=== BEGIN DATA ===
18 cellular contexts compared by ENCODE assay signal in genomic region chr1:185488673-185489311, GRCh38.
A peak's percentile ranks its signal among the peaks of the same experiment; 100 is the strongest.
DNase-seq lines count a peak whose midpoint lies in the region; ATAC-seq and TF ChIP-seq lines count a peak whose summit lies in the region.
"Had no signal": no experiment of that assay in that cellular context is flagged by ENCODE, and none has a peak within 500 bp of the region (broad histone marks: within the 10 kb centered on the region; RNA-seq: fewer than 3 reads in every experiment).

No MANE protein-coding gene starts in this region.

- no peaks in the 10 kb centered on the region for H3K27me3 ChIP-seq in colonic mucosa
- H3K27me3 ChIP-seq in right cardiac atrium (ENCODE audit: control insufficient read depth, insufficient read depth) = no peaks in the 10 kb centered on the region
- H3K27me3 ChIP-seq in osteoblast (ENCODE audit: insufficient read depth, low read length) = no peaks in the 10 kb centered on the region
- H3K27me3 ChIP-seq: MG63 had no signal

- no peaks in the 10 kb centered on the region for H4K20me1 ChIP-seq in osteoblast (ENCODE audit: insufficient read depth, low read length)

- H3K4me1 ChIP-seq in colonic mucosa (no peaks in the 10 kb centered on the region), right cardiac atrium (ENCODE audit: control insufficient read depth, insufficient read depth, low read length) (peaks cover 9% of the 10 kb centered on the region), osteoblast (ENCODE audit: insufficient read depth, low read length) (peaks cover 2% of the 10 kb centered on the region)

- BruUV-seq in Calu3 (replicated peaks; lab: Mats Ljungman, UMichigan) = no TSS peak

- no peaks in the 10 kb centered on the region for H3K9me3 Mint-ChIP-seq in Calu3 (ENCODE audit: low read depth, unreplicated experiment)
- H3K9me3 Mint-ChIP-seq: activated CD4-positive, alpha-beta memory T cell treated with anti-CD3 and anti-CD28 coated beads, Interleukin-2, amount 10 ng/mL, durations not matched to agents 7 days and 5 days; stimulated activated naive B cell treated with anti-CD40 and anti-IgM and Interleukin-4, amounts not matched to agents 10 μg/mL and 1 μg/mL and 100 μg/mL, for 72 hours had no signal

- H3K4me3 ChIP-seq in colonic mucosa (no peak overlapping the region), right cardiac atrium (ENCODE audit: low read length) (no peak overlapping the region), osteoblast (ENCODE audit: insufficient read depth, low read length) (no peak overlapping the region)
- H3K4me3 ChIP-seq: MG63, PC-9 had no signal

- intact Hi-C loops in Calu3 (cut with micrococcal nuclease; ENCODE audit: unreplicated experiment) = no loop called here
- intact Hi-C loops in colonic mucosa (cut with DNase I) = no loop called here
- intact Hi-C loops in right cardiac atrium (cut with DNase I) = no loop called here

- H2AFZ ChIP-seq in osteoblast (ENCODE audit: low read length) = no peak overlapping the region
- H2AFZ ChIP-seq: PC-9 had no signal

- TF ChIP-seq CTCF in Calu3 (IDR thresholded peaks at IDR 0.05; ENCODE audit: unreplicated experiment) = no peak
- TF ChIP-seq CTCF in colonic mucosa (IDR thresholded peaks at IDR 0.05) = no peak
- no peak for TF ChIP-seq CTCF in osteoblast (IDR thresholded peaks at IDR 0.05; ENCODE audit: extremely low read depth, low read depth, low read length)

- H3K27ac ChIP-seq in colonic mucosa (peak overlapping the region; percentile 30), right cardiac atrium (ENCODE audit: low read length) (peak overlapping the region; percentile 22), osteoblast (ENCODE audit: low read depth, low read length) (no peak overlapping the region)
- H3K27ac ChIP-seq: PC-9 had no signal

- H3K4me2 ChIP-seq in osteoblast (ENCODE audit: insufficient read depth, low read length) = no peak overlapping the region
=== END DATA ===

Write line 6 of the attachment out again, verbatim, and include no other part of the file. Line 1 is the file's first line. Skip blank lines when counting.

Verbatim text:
- no peaks in the 10 kb centered on the region for H3K27me3 ChIP-seq in colonic mucosa